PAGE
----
LAS VEGAS -- Juan Manuel Marquez spent nearly half of his decorated career in star-crossed pursuit of the win over his greatest rival that eluded him at every tortuous bend.
He'd lost two contested decisions to Manny Pacquiao after settling for a draw in their first fight back in 2004. Even as Marquez amassed Hall of Fame credentials over the past decade, it was Pacquiao who blossomed into a crossover superstar and global phenomenon, adding world titles at 135, 140, 147 and 154 pounds to the four divisions he'd previously conquered, winning election to Congress in the Philippines and being named one of
Yet with one heat-seeking right hand on Saturday night, Marquez stamped a definitive conclusion on a rivalry that's spanned 42 rounds over seven years and three weight classes -- and laid waste to the white whale that had come to overshadow his accomplishments, among them seven world titles in four divisions, over two decades in the hardest game.
The savage punch, one his favored opponent confessed he never saw coming, left Pacquiao out cold face down on the canvas and ignited bedlam among the 16,348 mostly pro-Marquez fans at the MGM Grand Garden Arena. Cups and bottles of beer thrown aloft in celebration drenched onlookers. Pacquiao's wife Jinkee sprung from her seat and tried to scale the ring apron in teary-eyed despair. His assistant trainer Buboy Fernandez fought off the photographers that crowded his lifeless form. His strength coach Alex Ariza wrapped a cold towel around the fallen fighter's head to coax him back to consciousness. When he came to, after two minutes that felt like an hour, Pacquiao's eyes were glazed over and, as Ariza told it, he didn't know where he was.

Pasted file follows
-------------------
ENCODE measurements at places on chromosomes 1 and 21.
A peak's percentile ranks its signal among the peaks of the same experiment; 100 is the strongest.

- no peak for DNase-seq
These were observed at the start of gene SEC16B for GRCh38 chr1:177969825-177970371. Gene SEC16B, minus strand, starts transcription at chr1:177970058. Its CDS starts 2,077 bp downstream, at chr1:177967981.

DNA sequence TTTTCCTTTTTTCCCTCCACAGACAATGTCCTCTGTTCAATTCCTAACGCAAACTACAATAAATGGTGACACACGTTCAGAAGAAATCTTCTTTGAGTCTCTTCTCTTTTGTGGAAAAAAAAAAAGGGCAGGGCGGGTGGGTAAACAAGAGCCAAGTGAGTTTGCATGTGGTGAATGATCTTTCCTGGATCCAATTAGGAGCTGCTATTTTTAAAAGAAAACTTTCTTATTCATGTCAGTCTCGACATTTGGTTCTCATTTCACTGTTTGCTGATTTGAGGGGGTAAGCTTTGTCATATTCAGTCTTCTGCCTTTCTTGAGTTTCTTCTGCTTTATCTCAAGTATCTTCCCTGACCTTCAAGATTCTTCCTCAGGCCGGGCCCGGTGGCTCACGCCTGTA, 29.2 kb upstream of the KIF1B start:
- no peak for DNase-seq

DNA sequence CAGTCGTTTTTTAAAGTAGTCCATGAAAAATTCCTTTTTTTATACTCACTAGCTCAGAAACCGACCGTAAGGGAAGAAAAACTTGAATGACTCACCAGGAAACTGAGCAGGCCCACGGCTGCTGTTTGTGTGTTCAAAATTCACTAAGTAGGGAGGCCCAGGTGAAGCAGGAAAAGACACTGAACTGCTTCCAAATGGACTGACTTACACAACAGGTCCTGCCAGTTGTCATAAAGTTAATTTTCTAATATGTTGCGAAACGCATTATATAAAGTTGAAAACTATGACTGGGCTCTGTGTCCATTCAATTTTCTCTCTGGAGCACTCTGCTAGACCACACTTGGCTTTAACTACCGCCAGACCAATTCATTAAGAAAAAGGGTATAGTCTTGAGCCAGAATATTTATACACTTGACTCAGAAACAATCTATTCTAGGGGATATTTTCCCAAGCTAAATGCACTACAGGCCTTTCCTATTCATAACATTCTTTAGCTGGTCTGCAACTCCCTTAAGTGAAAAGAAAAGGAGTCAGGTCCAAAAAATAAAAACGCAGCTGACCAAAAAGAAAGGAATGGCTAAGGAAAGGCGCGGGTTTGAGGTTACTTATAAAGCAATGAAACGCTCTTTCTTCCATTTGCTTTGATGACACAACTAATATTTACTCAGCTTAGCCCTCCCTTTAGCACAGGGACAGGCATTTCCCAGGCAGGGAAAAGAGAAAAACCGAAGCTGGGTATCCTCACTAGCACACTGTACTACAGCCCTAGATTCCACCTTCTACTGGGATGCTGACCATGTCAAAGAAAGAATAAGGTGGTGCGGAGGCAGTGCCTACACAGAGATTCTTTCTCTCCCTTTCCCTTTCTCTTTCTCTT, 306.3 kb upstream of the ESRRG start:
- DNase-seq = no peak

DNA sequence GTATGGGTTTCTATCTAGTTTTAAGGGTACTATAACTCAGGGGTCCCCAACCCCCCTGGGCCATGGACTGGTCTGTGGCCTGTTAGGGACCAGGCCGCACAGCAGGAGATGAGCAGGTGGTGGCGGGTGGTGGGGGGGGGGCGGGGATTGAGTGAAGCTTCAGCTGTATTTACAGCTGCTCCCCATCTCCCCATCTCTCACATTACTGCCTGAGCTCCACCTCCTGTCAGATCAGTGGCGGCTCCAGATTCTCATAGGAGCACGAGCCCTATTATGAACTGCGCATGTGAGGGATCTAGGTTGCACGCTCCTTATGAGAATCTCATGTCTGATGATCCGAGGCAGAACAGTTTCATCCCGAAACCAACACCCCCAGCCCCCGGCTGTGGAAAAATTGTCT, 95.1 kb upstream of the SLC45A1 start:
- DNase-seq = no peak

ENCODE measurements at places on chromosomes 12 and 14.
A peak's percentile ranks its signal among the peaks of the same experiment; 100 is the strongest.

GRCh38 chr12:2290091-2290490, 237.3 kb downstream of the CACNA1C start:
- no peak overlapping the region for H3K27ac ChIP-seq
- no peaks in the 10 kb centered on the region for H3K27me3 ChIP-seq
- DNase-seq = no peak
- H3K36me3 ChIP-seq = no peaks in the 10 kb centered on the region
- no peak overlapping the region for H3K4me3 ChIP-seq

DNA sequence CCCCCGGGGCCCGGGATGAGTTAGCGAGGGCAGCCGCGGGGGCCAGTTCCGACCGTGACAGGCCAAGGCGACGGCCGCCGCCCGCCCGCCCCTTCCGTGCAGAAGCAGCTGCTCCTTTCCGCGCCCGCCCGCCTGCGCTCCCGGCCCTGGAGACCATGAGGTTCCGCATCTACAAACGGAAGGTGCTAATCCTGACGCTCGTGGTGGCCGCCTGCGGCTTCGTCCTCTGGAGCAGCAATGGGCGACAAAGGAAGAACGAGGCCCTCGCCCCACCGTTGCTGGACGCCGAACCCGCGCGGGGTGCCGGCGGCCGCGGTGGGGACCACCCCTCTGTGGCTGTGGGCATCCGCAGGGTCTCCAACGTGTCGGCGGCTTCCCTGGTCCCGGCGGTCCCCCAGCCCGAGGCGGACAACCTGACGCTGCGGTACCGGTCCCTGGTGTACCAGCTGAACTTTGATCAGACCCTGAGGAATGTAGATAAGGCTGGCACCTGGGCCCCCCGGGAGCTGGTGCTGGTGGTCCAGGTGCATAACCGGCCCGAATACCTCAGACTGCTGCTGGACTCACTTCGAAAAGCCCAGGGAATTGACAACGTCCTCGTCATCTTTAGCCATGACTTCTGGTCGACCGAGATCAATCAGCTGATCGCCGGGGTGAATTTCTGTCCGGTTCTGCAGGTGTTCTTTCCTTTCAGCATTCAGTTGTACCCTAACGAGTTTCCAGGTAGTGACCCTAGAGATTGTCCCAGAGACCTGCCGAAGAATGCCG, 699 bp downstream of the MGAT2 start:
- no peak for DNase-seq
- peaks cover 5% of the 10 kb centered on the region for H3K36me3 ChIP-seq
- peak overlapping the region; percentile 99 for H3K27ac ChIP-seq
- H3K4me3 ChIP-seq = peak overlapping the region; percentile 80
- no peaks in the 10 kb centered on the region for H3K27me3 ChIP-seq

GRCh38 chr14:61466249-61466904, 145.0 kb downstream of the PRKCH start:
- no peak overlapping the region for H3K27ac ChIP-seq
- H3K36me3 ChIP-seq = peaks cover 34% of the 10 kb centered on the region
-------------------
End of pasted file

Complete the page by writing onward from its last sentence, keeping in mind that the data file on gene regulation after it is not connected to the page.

For Pacquiao, boxing's first and only eight-division champion, it might be the end. It was the kind of knockout that ends a career, even if he continues to fight.
"I threw the perfect punch," Marquez said.
He sure did.
Whenever boxing asks the public to pay attention, it seldom lives up to its bluster. This is one of the few times the buildup to major fight was eclipsed by the event itself: a legitimate water-cooler moment. Before an audience that included such diverse notables as Mitt Romney, 50 Cent, Magic Johnson and
Fight of the year? Probably. Round of the year, the scandously violent fifth? Possibly. Knockout of the year? Most definitely.
Pacquiao (54-5-2, 38 KOs) raced out of his corner when the opening bell rang -- Round 37 of the series for those keeping count -- setting a furious pace from the jump. Marquez picked up right where he left off in November 2011, operating off his back foot and circling to the left, measuring distance and keeping safely out of range of Pacquiao's power hand. Even as the taut feeling-out process yielded neither answers nor any hint of the carnage to come, it was apparent Marquez -- with his varied attack and brilliant footwork -- knows exactly how to fight Pacquiao where other opponents don't.
Early in the second round, Marquez (55-6-1, 40 KOs) appeared to be having trouble solving Pacquiao's head movement, though neither had landed a punch of significance until the southpaw connected with a hard left hook that moved the Mexican backward. The fight was on.
Pacquiao landed several punches to open the third before a hard right hand from Marquez -- set up exquisitely with a left-hand feint -- sent him crashing to the floor for the first time in a decade. The crowd exploded into hysterics. It was Pacquiao's first taste of the canvas since his flyweight days, way back during a 2003 fight with Serikzhan Yeshmagambetov.
"Manny came back after that first knockdown," Freddie Roach, Pacquiao's longtime trainer, said afterward. "He was charged, he just got a little too careless. He was hurting Marquez up until the knockout."